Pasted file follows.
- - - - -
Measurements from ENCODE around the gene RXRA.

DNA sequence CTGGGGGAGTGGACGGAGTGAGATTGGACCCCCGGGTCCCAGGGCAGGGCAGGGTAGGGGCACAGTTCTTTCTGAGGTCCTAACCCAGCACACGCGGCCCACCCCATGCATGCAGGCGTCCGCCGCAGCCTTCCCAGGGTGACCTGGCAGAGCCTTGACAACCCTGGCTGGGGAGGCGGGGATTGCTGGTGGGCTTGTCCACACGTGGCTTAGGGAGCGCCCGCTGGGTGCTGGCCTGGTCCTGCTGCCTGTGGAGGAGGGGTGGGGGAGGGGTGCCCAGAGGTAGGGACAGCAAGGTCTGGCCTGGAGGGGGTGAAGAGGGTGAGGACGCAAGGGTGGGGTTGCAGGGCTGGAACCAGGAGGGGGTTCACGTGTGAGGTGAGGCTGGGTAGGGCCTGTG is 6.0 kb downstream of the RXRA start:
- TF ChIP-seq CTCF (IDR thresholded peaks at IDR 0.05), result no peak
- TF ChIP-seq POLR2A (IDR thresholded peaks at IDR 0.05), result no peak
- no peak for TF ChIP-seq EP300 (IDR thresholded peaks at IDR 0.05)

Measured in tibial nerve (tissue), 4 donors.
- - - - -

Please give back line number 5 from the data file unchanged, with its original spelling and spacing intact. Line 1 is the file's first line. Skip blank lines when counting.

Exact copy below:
- no peak for TF ChIP-seq EP300 (IDR thresholded peaks at IDR 0.05)